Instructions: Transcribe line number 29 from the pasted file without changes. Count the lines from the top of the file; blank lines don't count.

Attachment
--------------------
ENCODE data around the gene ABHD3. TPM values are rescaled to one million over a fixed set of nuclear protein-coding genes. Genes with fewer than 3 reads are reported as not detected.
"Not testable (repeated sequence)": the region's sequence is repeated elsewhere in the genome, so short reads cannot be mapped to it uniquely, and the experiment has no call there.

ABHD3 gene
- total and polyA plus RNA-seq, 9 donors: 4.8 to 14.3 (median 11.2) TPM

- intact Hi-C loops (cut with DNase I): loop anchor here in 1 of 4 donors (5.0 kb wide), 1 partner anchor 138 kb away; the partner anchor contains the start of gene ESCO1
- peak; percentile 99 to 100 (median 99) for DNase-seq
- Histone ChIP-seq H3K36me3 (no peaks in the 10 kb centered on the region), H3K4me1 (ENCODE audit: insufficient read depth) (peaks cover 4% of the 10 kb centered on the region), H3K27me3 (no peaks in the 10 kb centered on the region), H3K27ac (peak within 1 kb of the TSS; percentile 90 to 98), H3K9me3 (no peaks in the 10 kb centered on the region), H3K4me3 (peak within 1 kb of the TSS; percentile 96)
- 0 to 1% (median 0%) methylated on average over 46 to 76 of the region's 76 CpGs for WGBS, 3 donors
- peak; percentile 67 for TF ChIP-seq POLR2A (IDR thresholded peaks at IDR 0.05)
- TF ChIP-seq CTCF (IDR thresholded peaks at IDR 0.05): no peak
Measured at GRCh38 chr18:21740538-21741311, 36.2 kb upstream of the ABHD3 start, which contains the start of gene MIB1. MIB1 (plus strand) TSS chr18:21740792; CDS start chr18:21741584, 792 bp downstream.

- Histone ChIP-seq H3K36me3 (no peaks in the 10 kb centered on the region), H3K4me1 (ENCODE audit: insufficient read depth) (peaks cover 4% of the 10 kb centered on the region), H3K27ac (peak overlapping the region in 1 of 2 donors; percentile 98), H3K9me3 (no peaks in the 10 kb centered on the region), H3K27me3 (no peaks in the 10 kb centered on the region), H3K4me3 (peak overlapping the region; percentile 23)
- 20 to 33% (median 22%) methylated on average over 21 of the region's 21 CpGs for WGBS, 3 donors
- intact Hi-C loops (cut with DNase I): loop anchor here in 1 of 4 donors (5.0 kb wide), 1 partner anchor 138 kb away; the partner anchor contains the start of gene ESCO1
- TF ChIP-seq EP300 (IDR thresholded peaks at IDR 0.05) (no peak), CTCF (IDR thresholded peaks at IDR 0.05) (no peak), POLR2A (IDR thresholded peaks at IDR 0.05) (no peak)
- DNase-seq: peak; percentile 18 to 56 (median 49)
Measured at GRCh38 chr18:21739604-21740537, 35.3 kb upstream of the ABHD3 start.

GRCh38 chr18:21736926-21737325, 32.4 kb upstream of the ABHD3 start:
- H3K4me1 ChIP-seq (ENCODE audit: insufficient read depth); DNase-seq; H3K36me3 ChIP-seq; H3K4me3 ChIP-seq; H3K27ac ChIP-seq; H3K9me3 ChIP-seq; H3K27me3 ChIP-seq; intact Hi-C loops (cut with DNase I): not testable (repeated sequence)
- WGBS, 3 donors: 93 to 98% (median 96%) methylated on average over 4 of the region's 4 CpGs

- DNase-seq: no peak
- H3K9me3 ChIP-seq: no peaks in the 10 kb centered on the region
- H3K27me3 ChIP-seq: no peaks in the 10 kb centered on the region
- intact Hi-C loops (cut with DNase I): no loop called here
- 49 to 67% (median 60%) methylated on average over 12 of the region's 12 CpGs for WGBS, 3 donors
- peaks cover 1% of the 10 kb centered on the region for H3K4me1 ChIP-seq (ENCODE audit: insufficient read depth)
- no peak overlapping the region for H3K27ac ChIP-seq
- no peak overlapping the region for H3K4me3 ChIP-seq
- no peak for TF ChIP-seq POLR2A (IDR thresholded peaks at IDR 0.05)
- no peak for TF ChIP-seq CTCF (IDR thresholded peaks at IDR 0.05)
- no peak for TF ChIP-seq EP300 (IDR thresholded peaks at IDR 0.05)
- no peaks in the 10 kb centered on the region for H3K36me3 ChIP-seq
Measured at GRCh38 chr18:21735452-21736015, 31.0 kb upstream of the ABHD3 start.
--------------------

- no peak for TF ChIP-seq POLR2A (IDR thresholded peaks at IDR 0.05)